When the average clinician is asked whether he or she is culturally sensitive, the likely response is a “Yes.” After all, it’s “culturally unacceptable” to consider oneself not competent in the area of cultural sensitivity. When that same clinician is asked how he or she earned their degree, the probable response would likely be “On my own,” or “I am a hard worker.” It may be considered weak to acknowledge how privileged some of us are.

All people have a culture—clinicians work with people. Even if that person looks and sounds just like you or a family member, they have a unique culture, which means they have a unique lens through which to view the world. Our cultural lens is made up of our values and beliefs. We are each from somewhere, from a family or community that holds values and beliefs about how to live in the world.

In today’s clinical world there are firm productivity goals, how can one worry about culture? Are we not competent if we treat everyone equally? That sounds like a good idea if you have the ability to put your lens away.

You can analyze your lens by being aware of thoughts like: “I can’t believe that mother treats her son this way,” or “I can’t work with a client that is so irritating,” or—one of my favorites—“they look like they have money to buy a cell phone, but not medical care?” The moment those thoughts come in, your lens is active and you are no longer therapeutic. Your lens becomes more important than being with the consumer.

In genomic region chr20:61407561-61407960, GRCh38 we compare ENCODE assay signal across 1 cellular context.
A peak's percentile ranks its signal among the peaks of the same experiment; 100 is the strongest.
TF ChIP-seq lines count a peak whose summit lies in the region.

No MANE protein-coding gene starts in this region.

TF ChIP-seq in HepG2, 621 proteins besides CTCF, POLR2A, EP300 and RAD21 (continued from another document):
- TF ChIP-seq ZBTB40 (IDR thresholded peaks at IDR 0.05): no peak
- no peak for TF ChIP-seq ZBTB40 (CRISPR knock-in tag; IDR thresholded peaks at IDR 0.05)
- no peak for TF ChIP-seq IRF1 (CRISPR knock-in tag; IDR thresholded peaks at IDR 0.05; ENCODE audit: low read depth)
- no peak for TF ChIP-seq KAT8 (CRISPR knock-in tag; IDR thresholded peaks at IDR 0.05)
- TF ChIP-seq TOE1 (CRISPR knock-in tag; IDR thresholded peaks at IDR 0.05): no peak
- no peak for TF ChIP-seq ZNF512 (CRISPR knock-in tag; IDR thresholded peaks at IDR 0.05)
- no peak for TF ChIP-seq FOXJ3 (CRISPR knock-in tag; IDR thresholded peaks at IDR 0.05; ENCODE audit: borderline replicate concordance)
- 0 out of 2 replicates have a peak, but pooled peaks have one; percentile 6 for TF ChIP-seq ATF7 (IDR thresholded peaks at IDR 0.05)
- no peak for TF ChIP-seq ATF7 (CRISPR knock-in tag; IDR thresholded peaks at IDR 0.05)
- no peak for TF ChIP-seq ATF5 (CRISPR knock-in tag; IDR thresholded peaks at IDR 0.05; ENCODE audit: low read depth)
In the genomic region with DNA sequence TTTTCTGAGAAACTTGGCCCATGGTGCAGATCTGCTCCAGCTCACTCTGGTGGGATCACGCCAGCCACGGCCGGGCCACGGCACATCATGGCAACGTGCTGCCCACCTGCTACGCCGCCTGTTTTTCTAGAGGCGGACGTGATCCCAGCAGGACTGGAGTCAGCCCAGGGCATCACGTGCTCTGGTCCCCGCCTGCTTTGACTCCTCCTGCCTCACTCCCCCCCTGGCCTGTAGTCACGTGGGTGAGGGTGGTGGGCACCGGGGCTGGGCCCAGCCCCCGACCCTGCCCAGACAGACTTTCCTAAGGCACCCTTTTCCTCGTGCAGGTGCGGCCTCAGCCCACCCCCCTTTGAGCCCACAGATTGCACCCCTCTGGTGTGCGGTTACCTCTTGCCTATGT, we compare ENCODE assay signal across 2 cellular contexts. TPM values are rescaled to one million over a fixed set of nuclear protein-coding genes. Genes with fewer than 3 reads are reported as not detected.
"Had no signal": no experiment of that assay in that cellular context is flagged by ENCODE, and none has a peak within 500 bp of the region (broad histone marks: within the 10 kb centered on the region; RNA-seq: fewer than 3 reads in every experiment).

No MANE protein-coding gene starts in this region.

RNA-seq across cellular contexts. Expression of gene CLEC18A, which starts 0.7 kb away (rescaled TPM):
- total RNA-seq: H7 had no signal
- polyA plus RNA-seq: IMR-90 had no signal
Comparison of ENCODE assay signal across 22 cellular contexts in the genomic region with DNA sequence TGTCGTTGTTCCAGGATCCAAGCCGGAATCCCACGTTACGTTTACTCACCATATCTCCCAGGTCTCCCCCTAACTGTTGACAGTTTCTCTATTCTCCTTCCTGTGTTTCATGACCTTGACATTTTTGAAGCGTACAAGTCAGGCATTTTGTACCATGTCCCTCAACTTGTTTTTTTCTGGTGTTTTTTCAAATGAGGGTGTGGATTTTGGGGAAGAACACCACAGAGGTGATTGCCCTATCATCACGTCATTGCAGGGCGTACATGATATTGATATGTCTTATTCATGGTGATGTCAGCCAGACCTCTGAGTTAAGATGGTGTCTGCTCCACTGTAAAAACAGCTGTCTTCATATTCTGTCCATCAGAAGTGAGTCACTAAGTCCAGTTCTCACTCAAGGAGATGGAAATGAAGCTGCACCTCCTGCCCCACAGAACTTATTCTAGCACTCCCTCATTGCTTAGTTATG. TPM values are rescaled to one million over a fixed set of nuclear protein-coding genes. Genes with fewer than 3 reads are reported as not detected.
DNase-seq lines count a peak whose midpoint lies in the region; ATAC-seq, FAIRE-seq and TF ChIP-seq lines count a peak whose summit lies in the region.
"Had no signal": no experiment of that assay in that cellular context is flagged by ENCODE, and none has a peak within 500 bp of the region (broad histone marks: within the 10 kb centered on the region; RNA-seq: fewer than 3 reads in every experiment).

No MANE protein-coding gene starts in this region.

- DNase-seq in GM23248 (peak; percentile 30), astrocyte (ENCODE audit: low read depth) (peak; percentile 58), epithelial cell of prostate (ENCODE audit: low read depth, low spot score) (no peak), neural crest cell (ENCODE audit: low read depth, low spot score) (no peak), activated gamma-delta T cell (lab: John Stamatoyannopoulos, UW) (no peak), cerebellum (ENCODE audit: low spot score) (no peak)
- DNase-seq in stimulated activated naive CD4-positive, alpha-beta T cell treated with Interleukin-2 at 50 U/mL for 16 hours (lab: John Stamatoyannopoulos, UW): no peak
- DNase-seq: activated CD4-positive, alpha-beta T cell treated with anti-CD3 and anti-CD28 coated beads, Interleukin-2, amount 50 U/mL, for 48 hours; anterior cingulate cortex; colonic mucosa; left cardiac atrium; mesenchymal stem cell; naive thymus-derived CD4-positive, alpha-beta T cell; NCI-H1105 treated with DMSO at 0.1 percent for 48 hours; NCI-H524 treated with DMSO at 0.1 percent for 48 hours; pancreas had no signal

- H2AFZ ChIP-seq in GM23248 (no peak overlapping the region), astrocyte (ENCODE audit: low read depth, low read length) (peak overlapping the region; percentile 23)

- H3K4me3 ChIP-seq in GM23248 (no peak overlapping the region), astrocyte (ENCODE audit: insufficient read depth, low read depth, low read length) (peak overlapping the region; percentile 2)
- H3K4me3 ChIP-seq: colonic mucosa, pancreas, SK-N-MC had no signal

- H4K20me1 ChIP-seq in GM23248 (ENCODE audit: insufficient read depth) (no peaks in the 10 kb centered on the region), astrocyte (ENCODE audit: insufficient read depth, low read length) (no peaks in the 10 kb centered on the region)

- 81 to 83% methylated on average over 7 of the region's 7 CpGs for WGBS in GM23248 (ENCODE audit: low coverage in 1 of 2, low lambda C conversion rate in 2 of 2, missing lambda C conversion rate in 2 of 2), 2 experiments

We adopt these beliefs as our own and view the world through them. For example, one family may value education while another struggled financially and was not aware of educational opportunities.

It’s important to understand that the person in the white lab coat holds more power than the patient or the client. The U.S. healthcare system is a medical model where the professional is the expert and the patient is the passive recipient of services or treatment. Like it or not, the clinician has more power than the patient.

It may engender a feeling of vulnerability to acknowledge how privileged we may be: maybe we came from a family that instilled the belief that we can learn, have the resource to go to college, earn a living and live in a safe neighborhood.

If that is part of your story, you have great privilege.

If we are aware of our personal cultural lens, our power, and our privilege, we are more apt to develop the ability to leave our lens at home.

We all have a unique lens through which to judge the world. We have strong beliefs about essential elements of life. These are important to live, but they are not necessarily therapeutic.

Clinicians need to meet consumers where they are, not where you think they “should” be.